Police battled with hundreds of screaming teenager in near riot scenes, forcing girls back to their seats. Everyone of the seventy strong police contingent was called to a position in front of the stage to reinforce a wall of constables fighting a losing battle with the crowd. Policemen were knocked to the ground or slid helplessly towards the stage under the pressure of the surging fans. People sitting in the front row were advised to move aside when the crowd showed signs of getting out of control. By the time the police had formed a wedge in front of the hall, the entire crowd was on its feet and surging forward. Screaming girls climbed over seats to get close to their idols. The crowd came in waves and the police only had enough time to deal with one outbreak before another would surge towards them. As the group sang it's last song, a solid wall of fans was struggling with the police. One fan did manage to get on stage and almost knocked a bemused Ringo from his stool before four burly policemen got on the stage and grabbed the youth and tossed him back up the stairs. Ringo who was taken totally was surprise was able to still smile cheerily at the youth. Paul was nearly dragged into the crowd but the four remained straight faced throughout the incident and did not stop playing. Some of the more exuberant girls were almost catapulted back into their seats by the arms of the law. Paul facetiously commented later that it 'got a bit exciting towards the end, we were hoping for few fans on stage dancing, but the police dragged them back. '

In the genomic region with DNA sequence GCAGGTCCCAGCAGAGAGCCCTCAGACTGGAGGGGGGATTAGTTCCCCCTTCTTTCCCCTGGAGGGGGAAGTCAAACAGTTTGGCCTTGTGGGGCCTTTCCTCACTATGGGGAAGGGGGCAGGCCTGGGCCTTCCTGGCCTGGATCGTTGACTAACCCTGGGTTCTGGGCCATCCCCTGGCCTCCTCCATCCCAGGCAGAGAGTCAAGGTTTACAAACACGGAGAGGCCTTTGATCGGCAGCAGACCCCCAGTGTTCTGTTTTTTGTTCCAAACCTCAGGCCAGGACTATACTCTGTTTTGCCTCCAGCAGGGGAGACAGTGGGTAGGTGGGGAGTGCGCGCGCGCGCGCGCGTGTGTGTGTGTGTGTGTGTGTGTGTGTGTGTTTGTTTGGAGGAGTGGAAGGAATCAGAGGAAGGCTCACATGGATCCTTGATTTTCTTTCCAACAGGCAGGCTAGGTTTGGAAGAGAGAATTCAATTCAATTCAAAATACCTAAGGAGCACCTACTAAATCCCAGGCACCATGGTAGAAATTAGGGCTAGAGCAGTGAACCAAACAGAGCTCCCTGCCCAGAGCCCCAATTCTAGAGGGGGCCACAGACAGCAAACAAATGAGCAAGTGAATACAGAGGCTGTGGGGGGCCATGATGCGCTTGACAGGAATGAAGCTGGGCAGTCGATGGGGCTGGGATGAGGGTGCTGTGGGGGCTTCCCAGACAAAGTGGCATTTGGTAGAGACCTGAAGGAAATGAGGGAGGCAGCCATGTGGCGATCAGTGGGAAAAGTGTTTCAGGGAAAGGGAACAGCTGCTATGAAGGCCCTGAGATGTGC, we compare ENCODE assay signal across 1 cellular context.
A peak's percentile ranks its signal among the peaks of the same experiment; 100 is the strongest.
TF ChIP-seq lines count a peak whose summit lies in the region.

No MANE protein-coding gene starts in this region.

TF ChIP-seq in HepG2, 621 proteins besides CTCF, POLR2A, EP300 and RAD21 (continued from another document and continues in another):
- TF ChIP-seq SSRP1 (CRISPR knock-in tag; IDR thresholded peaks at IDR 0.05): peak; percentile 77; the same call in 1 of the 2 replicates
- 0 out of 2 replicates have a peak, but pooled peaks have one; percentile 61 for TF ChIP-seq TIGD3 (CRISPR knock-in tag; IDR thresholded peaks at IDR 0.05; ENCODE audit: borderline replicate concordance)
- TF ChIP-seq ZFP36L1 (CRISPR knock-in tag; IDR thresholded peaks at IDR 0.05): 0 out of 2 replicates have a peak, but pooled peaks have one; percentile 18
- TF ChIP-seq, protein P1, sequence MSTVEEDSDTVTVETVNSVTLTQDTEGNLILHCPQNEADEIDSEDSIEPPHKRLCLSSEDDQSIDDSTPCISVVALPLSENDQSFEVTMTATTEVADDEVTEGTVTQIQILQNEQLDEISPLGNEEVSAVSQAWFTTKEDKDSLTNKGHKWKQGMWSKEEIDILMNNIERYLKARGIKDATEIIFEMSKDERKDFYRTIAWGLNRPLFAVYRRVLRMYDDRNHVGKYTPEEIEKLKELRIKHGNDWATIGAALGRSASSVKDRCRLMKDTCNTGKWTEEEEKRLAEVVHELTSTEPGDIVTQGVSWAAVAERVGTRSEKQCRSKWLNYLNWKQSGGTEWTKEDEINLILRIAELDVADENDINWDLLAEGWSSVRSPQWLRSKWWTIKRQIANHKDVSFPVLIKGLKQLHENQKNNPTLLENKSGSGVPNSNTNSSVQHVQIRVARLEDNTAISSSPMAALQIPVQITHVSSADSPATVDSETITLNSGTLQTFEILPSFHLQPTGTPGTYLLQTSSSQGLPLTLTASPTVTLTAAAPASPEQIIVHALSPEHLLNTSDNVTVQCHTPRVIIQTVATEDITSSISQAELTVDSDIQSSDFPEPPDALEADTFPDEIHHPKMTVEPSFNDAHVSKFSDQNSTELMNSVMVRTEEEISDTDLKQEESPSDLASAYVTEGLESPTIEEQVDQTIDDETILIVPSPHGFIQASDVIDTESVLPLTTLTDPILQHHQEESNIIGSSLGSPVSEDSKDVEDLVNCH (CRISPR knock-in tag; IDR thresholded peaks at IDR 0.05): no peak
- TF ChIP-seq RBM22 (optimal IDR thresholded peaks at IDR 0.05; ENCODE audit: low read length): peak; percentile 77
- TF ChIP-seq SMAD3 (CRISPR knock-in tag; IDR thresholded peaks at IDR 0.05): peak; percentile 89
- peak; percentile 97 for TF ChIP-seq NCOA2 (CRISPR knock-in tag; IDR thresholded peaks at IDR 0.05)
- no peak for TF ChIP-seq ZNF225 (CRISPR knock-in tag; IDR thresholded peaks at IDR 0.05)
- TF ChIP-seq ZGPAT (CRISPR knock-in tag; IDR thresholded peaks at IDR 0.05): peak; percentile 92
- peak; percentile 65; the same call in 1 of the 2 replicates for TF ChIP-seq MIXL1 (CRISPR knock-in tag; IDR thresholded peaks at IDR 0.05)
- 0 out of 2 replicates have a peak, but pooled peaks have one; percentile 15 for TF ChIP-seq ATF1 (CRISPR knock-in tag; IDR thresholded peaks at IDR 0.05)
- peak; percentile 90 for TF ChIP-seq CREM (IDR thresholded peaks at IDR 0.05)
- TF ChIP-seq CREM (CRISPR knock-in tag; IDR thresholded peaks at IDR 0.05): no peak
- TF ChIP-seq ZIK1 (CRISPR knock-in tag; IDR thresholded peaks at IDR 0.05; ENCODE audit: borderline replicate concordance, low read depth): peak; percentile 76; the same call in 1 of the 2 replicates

|This Wellington concert photo shows some of the chaos that broke out|
This is what the newspaper said
First, two girls started dancing in front of their seats from the time the Beatles started their first number, then two more girls tried to invade the stage and so it went, with someone always on their feet from then on. Four girls were next to venture into the aisles twitching, stiff limbed and glassy eyed in time with the music. Police rushed from the stage to stop them. It wasn't the right place for the Birdland Twitch or the Hippy Hippy Shake. Two youths then rushed the stage but were similarly dissuaded, but soon scores of young people in the stalls were on their feet. Police were on their feet too, guarding the stage. One young acrobat dived between the police, ran along the stage and grabbed Paul before the police removed him off the stage. He was last seen retiring to the back of the hall holding his stomach. Two other youths also succeeded in mounting the stage but they too were individualists, with insufficient backing, causing their success to be brief. The crowd standing in the aisles meanwhile pressed forward with a couple of the more husky ones attempting to wrestle with the police. Some verbal abuse was given and the police needed reinforcements when they were pushed back. From the stage it was obvious to see that the melees were getting closer and things were getting rougher. Finishing their last song the Beatles were off and away before the fans knew anything and when the National Anthem started a few second later practically everyone was on their feet, if only to see what was happening. There was no more trouble and the crowd dispersed but no bodies were left behind, not even a fainted one and there had been no arrests.
|Fans at the Beatles concert, Wellington Town Hall, June 1964|
Photographer: Morrie Hill
Reference number: 1/4-071853-F
Cellulose triacetate negative.
Photographic Archive, Alexander Turnbull Library
|The Dominion Post Collection, Alexander Turnbull Library".|
Of course not everyone recalls there being a surging crowd during those shows. Damien O'Shaughnessy who attended the 3rd show said in 1984,
There were no great crowd surges at the concert I was at. The occasional girl would run down the aisle and try and throw herself on the stage and just get dragged away.